Attrition: It's not always about performance

Contact Center Attrition rates...I bet you've never come across an article on this topic.

But seriously, it is the bane of today's call center industry. We have, in previous articles, discussed how it can be addressed - through a more engaging and relaxed work environment, an employee-centric philosophy, and with the assistance of predictive applications.

First, let's look at some high-level statistics: the median tenure for wage and salary workers in the U.S. was 4.2 years in January 2016, down from 4.6 years in January 2014. Workers in service occupations, who are generally younger than persons employed in management, professional, and related occupations, had the lowest median tenure (2.9 years)  (source: U.S. bureau of labor statistics).

One of the common misconceptions about what causes churn in contact centers is that it can be narrowed down to a single main reason: The employee "didn't work out". They were not the "right fit" (you mean my shirt size?).

This can happen, but the causes are varied, and most of the time, they are not recognized because management is loath to look in the mirror, especially in cases where they either tolerated toxic behavior, or created/promoted poor team dynamics. 

Let us not lay blame either squarely on managers, or on agents. Instead, let's take an objective look at the most common causes of attrition - and the following list is by no means exhaustive.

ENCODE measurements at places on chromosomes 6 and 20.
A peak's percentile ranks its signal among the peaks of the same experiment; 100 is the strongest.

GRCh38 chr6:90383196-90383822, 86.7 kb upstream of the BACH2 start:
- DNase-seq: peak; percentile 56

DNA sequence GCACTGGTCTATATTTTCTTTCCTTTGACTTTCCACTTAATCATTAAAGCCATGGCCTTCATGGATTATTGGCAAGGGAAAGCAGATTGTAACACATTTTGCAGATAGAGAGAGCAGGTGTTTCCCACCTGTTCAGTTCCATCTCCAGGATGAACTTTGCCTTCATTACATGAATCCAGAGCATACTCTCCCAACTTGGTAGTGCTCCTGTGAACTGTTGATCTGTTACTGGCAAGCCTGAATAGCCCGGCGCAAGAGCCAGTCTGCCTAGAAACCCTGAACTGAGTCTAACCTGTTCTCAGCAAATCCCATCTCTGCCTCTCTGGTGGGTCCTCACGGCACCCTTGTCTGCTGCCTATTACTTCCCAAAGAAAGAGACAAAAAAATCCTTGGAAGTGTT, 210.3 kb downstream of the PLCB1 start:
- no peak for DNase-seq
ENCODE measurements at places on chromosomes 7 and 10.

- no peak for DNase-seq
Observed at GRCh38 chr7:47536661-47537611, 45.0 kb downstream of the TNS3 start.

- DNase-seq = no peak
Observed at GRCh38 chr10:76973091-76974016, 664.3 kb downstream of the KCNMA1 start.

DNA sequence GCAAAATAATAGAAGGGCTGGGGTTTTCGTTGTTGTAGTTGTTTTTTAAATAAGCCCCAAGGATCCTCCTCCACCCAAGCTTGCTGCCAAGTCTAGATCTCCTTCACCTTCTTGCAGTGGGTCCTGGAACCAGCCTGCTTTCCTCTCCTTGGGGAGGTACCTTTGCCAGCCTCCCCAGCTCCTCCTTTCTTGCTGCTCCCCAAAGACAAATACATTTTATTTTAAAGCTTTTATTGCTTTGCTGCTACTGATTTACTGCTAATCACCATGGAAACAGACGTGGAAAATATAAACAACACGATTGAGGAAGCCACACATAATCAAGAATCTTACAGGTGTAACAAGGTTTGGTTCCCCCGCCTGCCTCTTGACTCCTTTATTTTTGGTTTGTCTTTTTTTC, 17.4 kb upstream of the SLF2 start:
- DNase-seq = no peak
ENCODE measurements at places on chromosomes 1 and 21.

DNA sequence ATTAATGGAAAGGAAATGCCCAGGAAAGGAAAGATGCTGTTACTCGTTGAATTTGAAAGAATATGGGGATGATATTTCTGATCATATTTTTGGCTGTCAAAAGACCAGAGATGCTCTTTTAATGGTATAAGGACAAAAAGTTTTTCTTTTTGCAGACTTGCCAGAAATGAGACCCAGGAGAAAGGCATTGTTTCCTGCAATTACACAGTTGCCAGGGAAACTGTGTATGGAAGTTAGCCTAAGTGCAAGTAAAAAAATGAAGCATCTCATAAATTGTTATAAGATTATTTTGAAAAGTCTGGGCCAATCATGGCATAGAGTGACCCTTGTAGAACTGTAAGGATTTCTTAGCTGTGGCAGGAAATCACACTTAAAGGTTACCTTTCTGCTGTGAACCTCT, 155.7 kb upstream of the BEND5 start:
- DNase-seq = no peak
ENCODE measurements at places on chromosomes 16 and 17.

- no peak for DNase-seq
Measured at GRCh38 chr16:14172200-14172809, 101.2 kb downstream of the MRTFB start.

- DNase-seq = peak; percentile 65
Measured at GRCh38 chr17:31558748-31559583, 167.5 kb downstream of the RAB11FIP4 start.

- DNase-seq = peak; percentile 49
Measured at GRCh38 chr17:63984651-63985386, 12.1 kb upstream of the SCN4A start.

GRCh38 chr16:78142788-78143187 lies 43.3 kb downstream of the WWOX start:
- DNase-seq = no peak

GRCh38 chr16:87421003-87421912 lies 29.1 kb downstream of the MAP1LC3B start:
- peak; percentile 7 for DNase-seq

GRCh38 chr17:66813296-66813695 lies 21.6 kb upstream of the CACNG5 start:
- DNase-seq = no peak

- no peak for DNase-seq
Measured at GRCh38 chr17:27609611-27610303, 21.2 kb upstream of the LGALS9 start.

Top 5 causes of attrition in Contact Centers

  1. Lack of respect: Studies have shown that uncivilized behavior at work can lead to attrition. Workers will simply not put up with being poorly treated, whether by managers or colleagues. 
  2. Lack of work-life balance: Regardless of the macro, or micro-economic issues at your organization, there are limits to how far you can add to an individual's workload. Proceed with caution. Ask yourself if you could do everything you ask of each employee, not in terms of skill-set, but within a 40-hour week. Not 70 hours. 40 hours. There are always disruptions and unofficial, off-the-clock tasks involved in a typical day.
  3. Shifting job descriptions: Continuing from the second cause on our list, is the expectation to deal with completely off-course tasks. While an "agile" mindset is becoming more common, agile is a process, not a sudden ability to complete tasks for which you have little or no training. People are not computer threads waiting to handle a request. Choose how you delegate with care.
  4. When did we stop saying "Thank you"? Recognition. Rewards. Empowerment. Gratitude. If you think any of these words are only part of some famous humanitarian's vocabulary, you are not fully grasping the power of civility and good manners. Make a note to thank someone today.
  5. Lack of coaching: One of the most time-consuming, yet most important activities for a manager is ongoing coaching. Most people continuously strive to learn, increase their skills, and gain more confidence along the way. That will never happen if you limit your interactions to a morning greeting at the coffee machine. Draw up a coaching schedule and stick to it. It will always take less time and money to coach consistently than to correct poor performance or re-hire down the road.

Next up: Finding Patterns in your attrition data

Join us next week when we will cover the relationships, patterns, and subtle hints that are hiding in your data, turning them into actionable insight into your contact center's causes of attrition.

 


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We summarized our article in video format for compact, easy to carry access on the go! Top 5 causes of contact center attrition.